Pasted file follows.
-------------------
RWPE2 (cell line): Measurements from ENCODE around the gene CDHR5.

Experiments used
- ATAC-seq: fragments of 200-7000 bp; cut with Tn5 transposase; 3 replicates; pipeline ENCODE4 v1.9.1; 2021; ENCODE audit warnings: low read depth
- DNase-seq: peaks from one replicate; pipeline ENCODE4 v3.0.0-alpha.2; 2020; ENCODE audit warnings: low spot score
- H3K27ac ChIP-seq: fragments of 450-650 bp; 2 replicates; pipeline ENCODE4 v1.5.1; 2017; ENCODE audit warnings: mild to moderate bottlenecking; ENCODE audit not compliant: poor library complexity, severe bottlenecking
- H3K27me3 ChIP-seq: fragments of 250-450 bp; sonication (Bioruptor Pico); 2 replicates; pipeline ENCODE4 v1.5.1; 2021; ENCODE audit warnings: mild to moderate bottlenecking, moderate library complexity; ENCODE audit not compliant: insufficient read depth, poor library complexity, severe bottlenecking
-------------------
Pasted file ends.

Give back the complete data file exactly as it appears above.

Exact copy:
RWPE2 (cell line): Measurements from ENCODE around the gene CDHR5.

Experiments used
- ATAC-seq: fragments of 200-7000 bp; cut with Tn5 transposase; 3 replicates; pipeline ENCODE4 v1.9.1; 2021; ENCODE audit warnings: low read depth
- DNase-seq: peaks from one replicate; pipeline ENCODE4 v3.0.0-alpha.2; 2020; ENCODE audit warnings: low spot score
- H3K27ac ChIP-seq: fragments of 450-650 bp; 2 replicates; pipeline ENCODE4 v1.5.1; 2017; ENCODE audit warnings: mild to moderate bottlenecking; ENCODE audit not compliant: poor library complexity, severe bottlenecking
- H3K27me3 ChIP-seq: fragments of 250-450 bp; sonication (Bioruptor Pico); 2 replicates; pipeline ENCODE4 v1.5.1; 2021; ENCODE audit warnings: mild to moderate bottlenecking, moderate library complexity; ENCODE audit not compliant: insufficient read depth, poor library complexity, severe bottlenecking